In a word – yes. Home sellers marketing a property are legally obligated to reveal anything they know which might impact a buyer’s willingness to buy it. If you fail to disclose anything which might have prevented the buyer from purchasing the property, they can take you to court later for damages.

In addition, when selling a house, most buyers expect a T6 property information form, an Energy Performance Certificate (EPC) and, in most circumstances, an EICR.

When filling in your T6 property information form, you must disclose any known issues with your property, and to get an EICR or EPC your property must be inspected by a qualified electrician or energy assessor, who will complete this to the best of their ability.

In addition, the vast majority of buyers will have an independent survey conducted before making their final offer. If this catches a serious issue you have not disclosed, it could paint you in a bad light, and dramatically reduce the chances of them buying your property for the price you are asking for.

How can I create curb appeal?

While, for the most part, you shouldn’t go over the top in repairs to sell a house, there is one area which is an exception to this.

The public-facing exterior of your house needs to look great. This is the first part of the house any potential buyer will see. Their first impression, known in the industry as its ‘curb appeal’, is critical when selling your property according to UK magazine, House Beautiful.

You should ensure your front garden is tidy, with a mowed lawn and shrubs and hedges under control. Clear away any children’s toys, lawnmowers, bikes, or projects, and pressure wash concrete and brick surfaces like paths, patios, and driveways to ensure they look their best.

It is also critical that your roof and front-facing windows look like they are in acceptable condition. You should replace any missing tiles and patch up any cracks or rot in your window frames and trim, making sure to give them a lick of paint.

A few hours of work on improving the kerb appeal of your property can pay off dramatically. A damaged window frame or piece of trimming is one of the first problems a viewer is most likely to notice, and it could immediately colour their impression of your entire property. While replacing a whole wooden window is rarely worthwhile, it is amazing what a skilled professional can achieve with filler and paint.

Finally, you should repaint your front door. A bright nicely painted front door sticks in the mind and can improve the overall aesthetics of practically any property.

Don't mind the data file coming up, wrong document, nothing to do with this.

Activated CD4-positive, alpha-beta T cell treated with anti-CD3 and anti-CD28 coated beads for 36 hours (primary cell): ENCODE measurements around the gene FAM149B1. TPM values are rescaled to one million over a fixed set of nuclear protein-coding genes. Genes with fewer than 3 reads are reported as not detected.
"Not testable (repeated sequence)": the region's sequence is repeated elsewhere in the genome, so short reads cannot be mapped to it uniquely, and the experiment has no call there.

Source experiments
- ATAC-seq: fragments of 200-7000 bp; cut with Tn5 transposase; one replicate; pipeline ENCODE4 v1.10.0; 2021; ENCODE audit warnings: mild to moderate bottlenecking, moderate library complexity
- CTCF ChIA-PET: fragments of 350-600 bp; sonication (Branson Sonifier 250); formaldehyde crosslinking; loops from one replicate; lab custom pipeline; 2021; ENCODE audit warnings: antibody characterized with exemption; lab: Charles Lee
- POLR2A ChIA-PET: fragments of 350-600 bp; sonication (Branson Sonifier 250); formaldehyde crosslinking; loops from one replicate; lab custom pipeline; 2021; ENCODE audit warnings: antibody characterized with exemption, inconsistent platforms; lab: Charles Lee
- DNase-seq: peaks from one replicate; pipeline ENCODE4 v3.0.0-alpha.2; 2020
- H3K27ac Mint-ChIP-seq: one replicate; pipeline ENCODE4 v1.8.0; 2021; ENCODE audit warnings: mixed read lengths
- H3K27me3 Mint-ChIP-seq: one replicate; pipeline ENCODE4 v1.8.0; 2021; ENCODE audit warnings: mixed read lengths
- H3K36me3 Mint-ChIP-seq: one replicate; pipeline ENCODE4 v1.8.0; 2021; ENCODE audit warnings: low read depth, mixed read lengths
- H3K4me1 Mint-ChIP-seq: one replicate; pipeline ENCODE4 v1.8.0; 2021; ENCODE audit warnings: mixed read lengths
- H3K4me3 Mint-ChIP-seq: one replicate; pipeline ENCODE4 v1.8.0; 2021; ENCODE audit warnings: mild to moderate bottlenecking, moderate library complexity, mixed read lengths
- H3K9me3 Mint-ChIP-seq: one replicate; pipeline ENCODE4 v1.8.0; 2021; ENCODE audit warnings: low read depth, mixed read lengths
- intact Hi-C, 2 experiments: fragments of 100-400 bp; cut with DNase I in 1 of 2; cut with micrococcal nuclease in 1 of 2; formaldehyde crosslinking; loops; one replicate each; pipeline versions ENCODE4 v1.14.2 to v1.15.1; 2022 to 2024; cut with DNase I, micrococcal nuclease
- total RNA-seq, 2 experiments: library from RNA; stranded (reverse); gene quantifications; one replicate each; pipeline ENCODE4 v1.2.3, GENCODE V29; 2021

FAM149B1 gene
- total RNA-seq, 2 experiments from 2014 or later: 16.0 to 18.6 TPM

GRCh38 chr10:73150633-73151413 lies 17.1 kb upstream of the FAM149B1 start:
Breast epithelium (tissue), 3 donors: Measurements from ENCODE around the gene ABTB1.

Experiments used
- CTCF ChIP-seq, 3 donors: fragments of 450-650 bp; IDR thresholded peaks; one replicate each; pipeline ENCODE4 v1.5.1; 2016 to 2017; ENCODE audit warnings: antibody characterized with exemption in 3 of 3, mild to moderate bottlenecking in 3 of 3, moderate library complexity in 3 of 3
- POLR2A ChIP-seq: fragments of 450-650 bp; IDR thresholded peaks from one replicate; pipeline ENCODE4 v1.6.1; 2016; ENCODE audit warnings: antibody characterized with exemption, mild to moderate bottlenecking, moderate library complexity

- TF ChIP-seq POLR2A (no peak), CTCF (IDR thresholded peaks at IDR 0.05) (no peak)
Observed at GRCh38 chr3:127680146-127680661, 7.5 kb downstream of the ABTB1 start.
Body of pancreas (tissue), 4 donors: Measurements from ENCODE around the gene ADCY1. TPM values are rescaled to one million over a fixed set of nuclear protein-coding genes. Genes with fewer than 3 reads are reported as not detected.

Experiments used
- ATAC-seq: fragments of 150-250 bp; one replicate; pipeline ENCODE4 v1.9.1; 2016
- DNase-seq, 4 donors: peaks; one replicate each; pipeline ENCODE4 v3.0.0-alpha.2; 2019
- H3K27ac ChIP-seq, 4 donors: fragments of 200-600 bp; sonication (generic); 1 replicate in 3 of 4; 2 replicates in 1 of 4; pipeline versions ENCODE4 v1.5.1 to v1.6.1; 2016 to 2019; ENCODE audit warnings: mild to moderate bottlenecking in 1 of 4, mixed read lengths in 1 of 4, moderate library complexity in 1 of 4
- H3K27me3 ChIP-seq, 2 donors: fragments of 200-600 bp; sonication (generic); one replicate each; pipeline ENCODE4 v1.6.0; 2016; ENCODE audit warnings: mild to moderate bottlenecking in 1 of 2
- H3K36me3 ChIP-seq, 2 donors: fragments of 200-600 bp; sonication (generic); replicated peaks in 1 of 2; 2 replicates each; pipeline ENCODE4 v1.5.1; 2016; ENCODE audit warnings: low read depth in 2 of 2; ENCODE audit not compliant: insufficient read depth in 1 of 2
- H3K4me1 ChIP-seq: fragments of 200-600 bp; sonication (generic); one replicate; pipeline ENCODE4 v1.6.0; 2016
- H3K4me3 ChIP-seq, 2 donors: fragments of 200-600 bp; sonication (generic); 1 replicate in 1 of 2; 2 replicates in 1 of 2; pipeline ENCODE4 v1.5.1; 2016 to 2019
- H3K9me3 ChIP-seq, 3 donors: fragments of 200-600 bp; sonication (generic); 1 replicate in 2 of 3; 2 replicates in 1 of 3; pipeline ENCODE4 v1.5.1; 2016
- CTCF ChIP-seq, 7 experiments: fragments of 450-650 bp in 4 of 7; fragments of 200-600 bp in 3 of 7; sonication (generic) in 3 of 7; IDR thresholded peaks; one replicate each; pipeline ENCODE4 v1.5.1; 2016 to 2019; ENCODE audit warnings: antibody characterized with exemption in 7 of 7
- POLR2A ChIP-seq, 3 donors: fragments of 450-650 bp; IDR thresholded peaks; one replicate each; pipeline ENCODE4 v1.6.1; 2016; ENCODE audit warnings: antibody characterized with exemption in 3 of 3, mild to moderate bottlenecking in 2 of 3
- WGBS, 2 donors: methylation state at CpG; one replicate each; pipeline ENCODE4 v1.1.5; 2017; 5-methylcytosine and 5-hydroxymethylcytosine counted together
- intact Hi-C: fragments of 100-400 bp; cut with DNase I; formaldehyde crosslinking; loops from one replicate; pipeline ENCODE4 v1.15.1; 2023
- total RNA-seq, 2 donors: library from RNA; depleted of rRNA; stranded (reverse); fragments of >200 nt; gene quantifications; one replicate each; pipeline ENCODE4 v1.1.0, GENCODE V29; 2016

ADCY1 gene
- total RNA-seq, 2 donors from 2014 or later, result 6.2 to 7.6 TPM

How to sell your house ‘as is’

Sometimes, when a house is in truly terrible condition, it can be worth not doing anything to it at all.

If serious, expensive work would be required to bring your property up to modern standards, you can sometimes make a greater gain by simply selling your house quickly ‘as is’. While redeveloping property has proved very profitable in the past, this was in a very different housing market, and now it can make a lot more sense to sell a house as a project or ‘doer upper’.

While the number of professionals redeveloping tired properties has dropped, many individuals and families are still looking for houses they can fix up. By selling a property at a specialist estate agent or auction house aiming for this kind of buyer, you can cash in on a buyer’s desire to make their mark on a property.

Finally, some tired properties are in such desirable locations that some potential buyers will simply pay more for a plot and planning permission than for the home itself. When this is the case, comparatively high prices can still be achieved, as the majority of buyers interested will be thinking of building their dream home.


Figuring out what not to fix when selling a house can be a lot of hard work.

Thankfully, taking a lighter hand with repairs can often be a more practical approach, and surprisingly lead to you making a quicker sale.

While critical electrical, heating, and plumbing work should be carried out before a property goes on the market, if items in a house mostly work, these should be mostly left as is. Structural issues should either be dealt with using building insurance or disclosed, with the price reduced to account for these.

Minor repairs and aesthetic touch-ups are important, but not as critical as you may think. Expensive home-staging can be a rip-off, with the clinical nature of staged houses being off-putting for some buyers.

Major refurbishments, like installing new kitchens and bathrooms, are often unnecessary. Buyers, often like making these decisions themselves choosing their own fittings and décor to suit.

While most repairs and refurbishment are less important than you would expect, curb appeal, or your house’s first impression is still vital. By ensuring the front of your house and garden is neat, with well painted, clean windows and trim, mowed lawns, and no missing tiles on the roof, you can colour the rest of the viewing positively.

Has this article been helpful? Let us know by leaving a short comment below.

Frequently asked questions

Here we list the most common questions we are asked. Simply click on a question for the answer.

Yes… but our advice would be – don’t go overboard.

A lick of paint and a tidy-up can go a long way, while money spent on expensive aesthetic improvements is almost certainly not going to be recovered.

For example, installing a new floor, carpet or kitchen surface is almost guaranteed to cost you more than you get back, and any major new item is likely to look out of place alongside other, less recently renovated, parts of your house. That is of course unless you can do this in a way that ensures new items sit side by side without them sticking out.

In a similar vein, some sellers sometimes spend thousands of pounds on professional staging. This could involve going so far as to swap out all the furniture and change the entire colour scheme. But this is not suitable for all houses or all markets. Indeed, some buyers can pick up on over-staging, and it can leave them feeling like your property is not a real home.